- Kenya's up-and-coming MCs dazzle on this fiery selection of homemade drill, trap and gengetone.
- Starting in Chicago and then blowing up in the UK, drill has moved from underground blogs to mainstream charts on both sides of the Atlantic. It's now one of rap's most popular subgenres, reflected by the meteoric rise of artists like the late Pop Smoke, Ivorian Doll and Headie One. In Kenya, drill looks destined for a similar level of commercial success as more artists embrace its minimalist production and do-it-yourself attitude. DJ Iche, the newest signing to the Kampala-based label Hakuna Kulala, captures this momentum on Nai Yetu Mixtape, a 70-minute mix of scorching drill, trap and dancehall beats.
Taking a page from UK rappers who developed their own take on Chicago drill, Kenyan talents combine the genre's tough mindset with specifically African influences. Switching between English, Swahili and Sheng (a slang dialect that has its own subgenre called shrap), MCs boast, preach and philosophize on life in their neighborhoods across a range of styles. From serious sermons (DA VAJI's "Big Dawgs") to passionate banter (Wakadinali's "Extra Pressure"), the mixtape draws on the rough tone of Chicago drill as well as the UK style of witty punchlines and metaphors. While inspirations from the West are pervasive, this is undeniably Kenyan rap. Take Buruklyn Boyz, whose track "Billie Jean'' cheekily references Michael Jackson with lines like "your girlfriend gave me the fame of MJ," according to a Google translation of the Swahili lyrics. Their group name may reference the New York borough but it's also a play on a creative neighbourhood in Nairobi known as Buruburu.
Women rappers steal the show on Nai Yetu. Jumping from cheeky bravado to deadpan delivery, often in a single track, Dyana Cods, Monski, Nah Eto and Tulia show that this kind of hip-hop is as much a woman's game as anyone else's. Cods, who spits in French on "Ecoute," oozes confidence with lines such as "ecoutez-moi alors" ("listen to me") and "tout dans ma vie être possible" ("everything in my life is possible"). Captivating flow aside, their work is also some of the mixtape's most versatile. Nah Eto teams up with junglist Fracture for dark halftime on "Shada Shada" while "Run It Up" by Monski touches on soulful R&B.
Several artists, including Cods and Tulia, also dabble in Afrobeats and pop-oriented dance music, though DJ Iche chooses their fiercest tracks to fit the mixtape's hard stance. Drill takes the spotlight on Nai Yetu, but trap and gengetone (a style of rap with reggaeton and dancehall from Nairobi) are also well-represented. The conversational flow, repetitive phrases and glistening beats of Monski and Nah Eto speak to trap's minimalism, while the dembow swing and playful percussion of gengetone form the backbone on Mbogi Genje's "Kidungi," SWAT's "Gari Kubwa" and Oksyde's "Nganya," offering more uplifting passages between the snarling drill moments.
Drill isn't popular just in Kenya, but across the entire African continent. In Ghana, where MCs spit in a dialect called Twi as part of a movement known as asakaa, artist Yaw Tog summed up the genre's relevance in an interview with The Guardian last year. "It has our energy, our story," he said. If Nairobi and Accra's respective localised takes on drill reach the upper echelons of streaming charts, this realism and grit could broaden public perceptions of local music while enabling rappers to make a career out of storytelling in their native language. Mixtapes like Nai Yetu paves the way for regional scenes—and creative economies—around the continent to scale new, international heights.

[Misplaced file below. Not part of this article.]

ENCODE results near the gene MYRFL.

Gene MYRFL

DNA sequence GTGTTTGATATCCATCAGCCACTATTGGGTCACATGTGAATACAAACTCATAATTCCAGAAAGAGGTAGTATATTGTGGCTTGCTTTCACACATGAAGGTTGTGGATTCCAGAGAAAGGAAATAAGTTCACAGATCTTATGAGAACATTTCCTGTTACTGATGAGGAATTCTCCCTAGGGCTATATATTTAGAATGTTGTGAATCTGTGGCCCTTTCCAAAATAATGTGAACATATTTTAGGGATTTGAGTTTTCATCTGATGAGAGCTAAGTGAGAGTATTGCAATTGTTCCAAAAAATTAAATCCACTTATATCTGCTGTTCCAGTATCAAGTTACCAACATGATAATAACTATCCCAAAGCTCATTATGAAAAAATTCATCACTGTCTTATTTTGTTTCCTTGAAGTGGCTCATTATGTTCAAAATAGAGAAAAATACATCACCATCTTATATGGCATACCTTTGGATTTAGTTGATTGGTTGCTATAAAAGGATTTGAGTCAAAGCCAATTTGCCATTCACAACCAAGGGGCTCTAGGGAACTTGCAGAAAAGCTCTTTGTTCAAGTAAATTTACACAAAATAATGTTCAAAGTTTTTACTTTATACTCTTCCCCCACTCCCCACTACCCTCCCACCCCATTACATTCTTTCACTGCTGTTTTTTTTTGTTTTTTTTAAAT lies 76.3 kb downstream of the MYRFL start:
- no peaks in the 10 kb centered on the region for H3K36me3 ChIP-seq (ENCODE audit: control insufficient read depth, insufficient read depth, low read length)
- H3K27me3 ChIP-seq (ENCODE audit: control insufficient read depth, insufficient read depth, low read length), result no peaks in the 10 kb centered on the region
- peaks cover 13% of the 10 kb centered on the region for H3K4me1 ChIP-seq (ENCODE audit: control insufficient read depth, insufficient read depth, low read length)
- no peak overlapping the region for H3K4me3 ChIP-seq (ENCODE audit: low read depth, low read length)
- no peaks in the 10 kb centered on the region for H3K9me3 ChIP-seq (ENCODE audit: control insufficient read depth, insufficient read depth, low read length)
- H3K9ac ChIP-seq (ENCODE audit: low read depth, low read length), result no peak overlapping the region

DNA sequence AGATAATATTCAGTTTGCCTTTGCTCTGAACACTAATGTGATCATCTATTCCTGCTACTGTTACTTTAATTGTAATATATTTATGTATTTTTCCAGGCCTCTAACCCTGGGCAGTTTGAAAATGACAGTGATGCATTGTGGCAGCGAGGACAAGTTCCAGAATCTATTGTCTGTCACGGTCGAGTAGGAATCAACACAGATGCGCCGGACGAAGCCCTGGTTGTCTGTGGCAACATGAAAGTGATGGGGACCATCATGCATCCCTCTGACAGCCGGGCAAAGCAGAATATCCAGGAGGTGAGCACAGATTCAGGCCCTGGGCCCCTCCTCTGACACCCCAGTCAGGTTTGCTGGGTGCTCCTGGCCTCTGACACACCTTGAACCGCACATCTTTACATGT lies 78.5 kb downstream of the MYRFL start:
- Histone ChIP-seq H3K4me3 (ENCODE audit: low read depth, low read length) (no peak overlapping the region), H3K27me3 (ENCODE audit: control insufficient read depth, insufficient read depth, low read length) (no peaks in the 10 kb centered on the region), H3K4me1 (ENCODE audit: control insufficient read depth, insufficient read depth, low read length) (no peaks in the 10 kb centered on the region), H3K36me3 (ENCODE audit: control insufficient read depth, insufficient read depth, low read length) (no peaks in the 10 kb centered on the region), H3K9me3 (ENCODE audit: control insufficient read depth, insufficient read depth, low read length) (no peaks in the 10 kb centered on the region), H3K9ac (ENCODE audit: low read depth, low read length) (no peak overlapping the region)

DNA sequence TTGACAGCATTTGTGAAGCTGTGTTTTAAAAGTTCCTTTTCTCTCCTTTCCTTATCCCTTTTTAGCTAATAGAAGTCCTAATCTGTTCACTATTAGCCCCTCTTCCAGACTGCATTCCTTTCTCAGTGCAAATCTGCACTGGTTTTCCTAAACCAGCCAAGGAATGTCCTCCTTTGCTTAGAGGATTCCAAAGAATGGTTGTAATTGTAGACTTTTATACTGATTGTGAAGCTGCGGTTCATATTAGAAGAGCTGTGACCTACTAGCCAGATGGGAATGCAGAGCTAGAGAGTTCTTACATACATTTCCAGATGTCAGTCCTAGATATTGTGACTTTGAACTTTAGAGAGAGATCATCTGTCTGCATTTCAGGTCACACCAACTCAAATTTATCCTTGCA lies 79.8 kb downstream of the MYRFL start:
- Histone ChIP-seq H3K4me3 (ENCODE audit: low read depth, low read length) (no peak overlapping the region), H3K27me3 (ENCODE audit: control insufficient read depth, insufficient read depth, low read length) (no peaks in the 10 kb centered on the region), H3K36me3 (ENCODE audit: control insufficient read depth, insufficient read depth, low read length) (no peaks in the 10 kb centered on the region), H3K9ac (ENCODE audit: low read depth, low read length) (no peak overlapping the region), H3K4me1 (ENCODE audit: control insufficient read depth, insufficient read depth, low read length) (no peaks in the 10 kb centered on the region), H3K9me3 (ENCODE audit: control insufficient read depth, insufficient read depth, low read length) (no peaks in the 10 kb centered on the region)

Internal challenges, however, remain an obstacle. In a recent Instagram post, DJ Iche said they've yet to receive profits from sales of the mixtape despite physical copies being sold out. Speaking to Resident Advisor, DJ Iche said Hakuna Kulala has since apologized and is making amends. Establishing standards on fair pay, transparent communication and healthy business practices are issues that creators across the globe struggle with, and they're especially important in emerging scenes like Kenya's. In the meantime, the music speaks for itself.
This review was updated on January 5th at 6:45 PM GMT.
01. NATTY - PEPTANG
02. Tulia - yH!
03. Dyana Cods - ECOUTE
04. Jovie Jovv ft. Baraka - Table Manners
05. Buruklyn Boyz - Billie Jean
06. NATTY - RONG
07. Ajay - Psycho
08. Da Vaji - Big Dawgs
09. Nah Eeto - Shada Shada
10. Monski - Steady Dripping
11. Mbogi Genje - Kidungi
12. Wakadinali ft. Dyana Cods - Morio Anzenza
13. Oksyde ft. Ares66 - BAZUU
01. Mastar VK - Wekesa
02. SWAT - Gari Kubwa
03. Mbogi Genje ft. Seskah & Dullah - Bloody War
04. Hitman Khat x Mastar VK x Scar Mkadinali - Kenya Sihami
05. Wakadinali - Extra Pressure
06. Monski - Run It Up
07. NATTY - RIZLA Freestyle
08. NATTY - TAMED
09. Ajay - Wild
10. Nah Eeto - Hunijui
11. Sewersydaa x Dyana Cods - Riswa
12. Da Vaji x Big Yasa - Ride
13. Oksyde - Nganya